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This blog was originally posted under: The Norfolk Punt
Unfortunately, this report fell foul of Xmas and other deadlines, but I still think that some general impressions from Developer Connect 2014 in London will be worthwhile. I’ll start with the idea that growth seems to be becoming seen as important a goal as profitability within parts of IBM. Well, Bluemix, IBM’s development PaaS, needs all the hearts and minds it can get, if it is to be seen as the obvious place for new development talent to go, so growth is good and profitability can follow.
This attitude—that growth is all that matters—worries me a bit, even so; I like profitability. Nevertheless, in a world where making less profit than expected is written about as though it is a disaster for IBM (with some pretty harsh consequences), whereas other companies are seen as very successful without making a profit at all, perhaps I’d be pushing for growth too. Well, instead of a Faustian pact with Wall Street, anyway.
Leaving aside games with IBM’s share price, I rather like IBM’s technology vision these days. A very good sign is that I’m told that Ginni Rometty, its CEO, is well aware of DevOps and even talks about it to potential investors. It seems to me that it is bringing more Freedom to developers, to develop what the business wants; and it has the capability of adding Actionable Insights, built into the systems, to facilitate Trust between employer, employee and customer
The Bluemix story around IBM’s development PaaS seems to be increasingly popular—congratulations to Gina Poole (VP Rational Marketing) for choosing a reasonably sexy name for once, and resisting the urge to put ‘Rational’ in front of it. Rational is a very strong brand, with enterprise developers—but Bluemix needs to attract individual new developers from startups and the like and it seems that the Bluemix brand is actually attracting new talent these days. I remember suggesting something like a new developer brand a while ago, here, and IBM wasn’t too keen then—but things seem to have moved on now (and some other analysts are talking about the idea too).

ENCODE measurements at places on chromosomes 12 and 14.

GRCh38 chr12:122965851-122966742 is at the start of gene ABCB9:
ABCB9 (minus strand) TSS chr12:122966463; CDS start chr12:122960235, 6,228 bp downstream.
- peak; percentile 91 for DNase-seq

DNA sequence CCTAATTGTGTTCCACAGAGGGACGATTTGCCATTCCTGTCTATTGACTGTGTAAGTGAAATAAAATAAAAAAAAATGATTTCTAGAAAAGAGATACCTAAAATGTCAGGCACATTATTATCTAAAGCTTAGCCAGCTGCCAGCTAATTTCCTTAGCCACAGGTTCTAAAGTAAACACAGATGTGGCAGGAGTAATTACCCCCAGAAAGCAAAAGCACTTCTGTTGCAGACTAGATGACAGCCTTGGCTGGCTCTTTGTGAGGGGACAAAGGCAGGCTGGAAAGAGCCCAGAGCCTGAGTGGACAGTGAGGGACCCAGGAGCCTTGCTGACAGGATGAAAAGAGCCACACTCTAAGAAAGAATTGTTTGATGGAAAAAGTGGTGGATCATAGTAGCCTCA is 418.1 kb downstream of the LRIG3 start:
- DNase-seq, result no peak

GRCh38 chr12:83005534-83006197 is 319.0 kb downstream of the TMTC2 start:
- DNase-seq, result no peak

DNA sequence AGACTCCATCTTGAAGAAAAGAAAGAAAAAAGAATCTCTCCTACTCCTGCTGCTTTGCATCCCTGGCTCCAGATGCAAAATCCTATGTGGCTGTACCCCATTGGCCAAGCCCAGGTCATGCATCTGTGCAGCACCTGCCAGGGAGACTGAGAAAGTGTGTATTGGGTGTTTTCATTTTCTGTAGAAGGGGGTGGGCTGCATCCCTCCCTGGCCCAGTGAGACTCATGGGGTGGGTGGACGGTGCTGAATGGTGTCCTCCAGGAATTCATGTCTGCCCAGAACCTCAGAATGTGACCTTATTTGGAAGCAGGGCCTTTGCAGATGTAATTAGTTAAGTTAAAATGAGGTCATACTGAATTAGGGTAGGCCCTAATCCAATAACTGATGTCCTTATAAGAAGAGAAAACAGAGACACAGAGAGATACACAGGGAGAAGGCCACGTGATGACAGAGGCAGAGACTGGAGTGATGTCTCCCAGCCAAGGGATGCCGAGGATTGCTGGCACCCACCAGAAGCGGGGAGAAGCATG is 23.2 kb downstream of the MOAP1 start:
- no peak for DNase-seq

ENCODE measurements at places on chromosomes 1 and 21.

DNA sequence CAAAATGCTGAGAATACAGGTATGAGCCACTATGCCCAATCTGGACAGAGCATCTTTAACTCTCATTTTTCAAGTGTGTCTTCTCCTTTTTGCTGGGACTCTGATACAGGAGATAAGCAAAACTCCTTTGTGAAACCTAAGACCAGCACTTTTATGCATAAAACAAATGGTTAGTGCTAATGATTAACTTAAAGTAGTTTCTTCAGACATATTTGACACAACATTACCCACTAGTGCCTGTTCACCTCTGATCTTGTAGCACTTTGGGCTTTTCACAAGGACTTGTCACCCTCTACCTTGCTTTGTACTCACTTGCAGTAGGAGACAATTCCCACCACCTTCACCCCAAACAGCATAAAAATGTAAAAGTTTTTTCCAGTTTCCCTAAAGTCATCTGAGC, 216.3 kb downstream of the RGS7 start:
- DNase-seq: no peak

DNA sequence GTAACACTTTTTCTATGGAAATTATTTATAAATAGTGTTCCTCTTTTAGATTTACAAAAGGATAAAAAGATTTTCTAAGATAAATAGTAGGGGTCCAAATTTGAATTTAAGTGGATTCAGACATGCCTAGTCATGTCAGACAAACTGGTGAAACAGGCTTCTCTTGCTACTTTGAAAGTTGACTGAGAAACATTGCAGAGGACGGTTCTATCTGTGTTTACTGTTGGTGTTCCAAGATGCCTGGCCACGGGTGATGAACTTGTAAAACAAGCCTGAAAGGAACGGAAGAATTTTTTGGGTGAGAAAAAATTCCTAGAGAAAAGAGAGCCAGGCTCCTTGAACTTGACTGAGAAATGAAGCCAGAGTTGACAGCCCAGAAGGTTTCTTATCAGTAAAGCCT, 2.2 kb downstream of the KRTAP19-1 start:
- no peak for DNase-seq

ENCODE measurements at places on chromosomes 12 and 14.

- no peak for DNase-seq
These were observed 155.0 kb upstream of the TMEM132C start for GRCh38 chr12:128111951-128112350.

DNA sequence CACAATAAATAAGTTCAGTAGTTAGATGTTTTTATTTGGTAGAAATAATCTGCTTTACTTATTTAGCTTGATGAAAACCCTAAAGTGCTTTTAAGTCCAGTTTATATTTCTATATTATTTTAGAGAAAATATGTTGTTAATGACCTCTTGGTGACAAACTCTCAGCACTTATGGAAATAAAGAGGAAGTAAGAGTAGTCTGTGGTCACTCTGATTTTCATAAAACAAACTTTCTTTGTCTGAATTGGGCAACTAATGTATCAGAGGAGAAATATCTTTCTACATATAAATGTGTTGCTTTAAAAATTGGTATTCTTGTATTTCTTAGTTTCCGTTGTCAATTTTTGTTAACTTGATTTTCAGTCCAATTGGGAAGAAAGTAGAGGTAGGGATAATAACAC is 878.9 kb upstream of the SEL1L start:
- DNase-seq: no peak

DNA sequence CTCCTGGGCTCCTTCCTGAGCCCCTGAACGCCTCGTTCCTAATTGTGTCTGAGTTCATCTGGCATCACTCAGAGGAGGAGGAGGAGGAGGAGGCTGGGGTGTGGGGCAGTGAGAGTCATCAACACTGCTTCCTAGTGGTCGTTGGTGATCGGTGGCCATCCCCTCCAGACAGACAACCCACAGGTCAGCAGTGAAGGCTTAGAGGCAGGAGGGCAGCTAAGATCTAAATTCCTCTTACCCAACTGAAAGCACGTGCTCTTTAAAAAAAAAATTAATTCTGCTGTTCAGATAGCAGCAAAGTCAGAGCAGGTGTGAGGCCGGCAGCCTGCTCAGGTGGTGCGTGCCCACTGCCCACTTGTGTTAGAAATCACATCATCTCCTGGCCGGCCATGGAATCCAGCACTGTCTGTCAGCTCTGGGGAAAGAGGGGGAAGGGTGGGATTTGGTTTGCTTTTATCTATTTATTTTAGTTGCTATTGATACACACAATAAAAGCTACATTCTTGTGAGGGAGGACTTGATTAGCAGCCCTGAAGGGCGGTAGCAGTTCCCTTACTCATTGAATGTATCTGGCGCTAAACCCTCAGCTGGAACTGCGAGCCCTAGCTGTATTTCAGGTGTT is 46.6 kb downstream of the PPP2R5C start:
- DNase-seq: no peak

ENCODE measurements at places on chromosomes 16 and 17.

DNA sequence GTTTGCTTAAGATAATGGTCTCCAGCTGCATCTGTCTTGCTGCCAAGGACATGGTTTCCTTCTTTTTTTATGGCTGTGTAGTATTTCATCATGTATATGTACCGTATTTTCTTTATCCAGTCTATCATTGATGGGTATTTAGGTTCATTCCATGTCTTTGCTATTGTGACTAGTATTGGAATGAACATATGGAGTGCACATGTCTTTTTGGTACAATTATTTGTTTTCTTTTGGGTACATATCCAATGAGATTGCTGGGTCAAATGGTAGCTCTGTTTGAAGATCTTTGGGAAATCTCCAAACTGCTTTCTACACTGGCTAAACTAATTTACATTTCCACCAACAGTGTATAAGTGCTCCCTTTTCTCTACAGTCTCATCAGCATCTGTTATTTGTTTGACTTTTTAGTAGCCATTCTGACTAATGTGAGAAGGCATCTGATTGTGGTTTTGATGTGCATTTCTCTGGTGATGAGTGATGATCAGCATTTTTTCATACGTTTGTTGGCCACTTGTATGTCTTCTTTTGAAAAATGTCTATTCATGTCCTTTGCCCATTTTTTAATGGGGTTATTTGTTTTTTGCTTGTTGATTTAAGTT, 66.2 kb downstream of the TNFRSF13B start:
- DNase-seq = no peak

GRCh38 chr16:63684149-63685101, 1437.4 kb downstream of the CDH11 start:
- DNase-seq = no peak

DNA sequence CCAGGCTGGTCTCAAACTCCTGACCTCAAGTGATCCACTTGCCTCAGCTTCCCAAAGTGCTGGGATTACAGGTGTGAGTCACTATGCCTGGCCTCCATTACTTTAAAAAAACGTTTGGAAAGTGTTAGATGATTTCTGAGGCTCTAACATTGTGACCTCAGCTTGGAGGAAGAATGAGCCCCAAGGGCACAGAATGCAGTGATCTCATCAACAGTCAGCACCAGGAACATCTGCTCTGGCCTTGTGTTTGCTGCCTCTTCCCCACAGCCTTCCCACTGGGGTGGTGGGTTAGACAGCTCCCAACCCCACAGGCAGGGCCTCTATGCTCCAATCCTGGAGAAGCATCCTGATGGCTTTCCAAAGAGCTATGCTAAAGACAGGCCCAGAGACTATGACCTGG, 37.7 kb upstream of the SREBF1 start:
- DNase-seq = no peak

What is needed to cement Bluemix in the next generation developer imagination, then? Well, more of what IBM seems to be doing already with Bluemix and IOT will help. ARM is partnering with IBM on Bluemix IoT services—not only can IoT developers learn a lot from embedded developers, embedded developers can also learn a lot about about making IoT into good business applications from the IT guys. However, perhaps more services to help developers marketise, certificate and make money from their apps would be a real killer.
There was some discussion about the Internet of Things vs Intranet of Things—where some applications are more suited to deployment only on an on-premise Intranet of Things cloud, for security reasons. However, I have a problem with this sort of silo’d approach to security. Better, I think to have a security continuum (across hybrid cloud), with appropriate security enforced by explicit policy (backed up with big data analytics against usage and behaviour); instead of relying on people remembering whether or not they are developing in a safe place for the data they’re using.
Finally, for now, Ashok Reddy (VP Product Management & Design and Business Development IBM Software Group, Rational Software, IBM) made a good point, around DevOps being a transformation process, not just a bit of new technology. DevOps is capable of transforming the business, partly because it supports more agile business operations and partly because it involves more stakeholders in the delivery of software innovation. The implication of this is that your problems implementing DevOps may well come from politics and changing culture, rather than the technology, so your DevOps team needs people skills.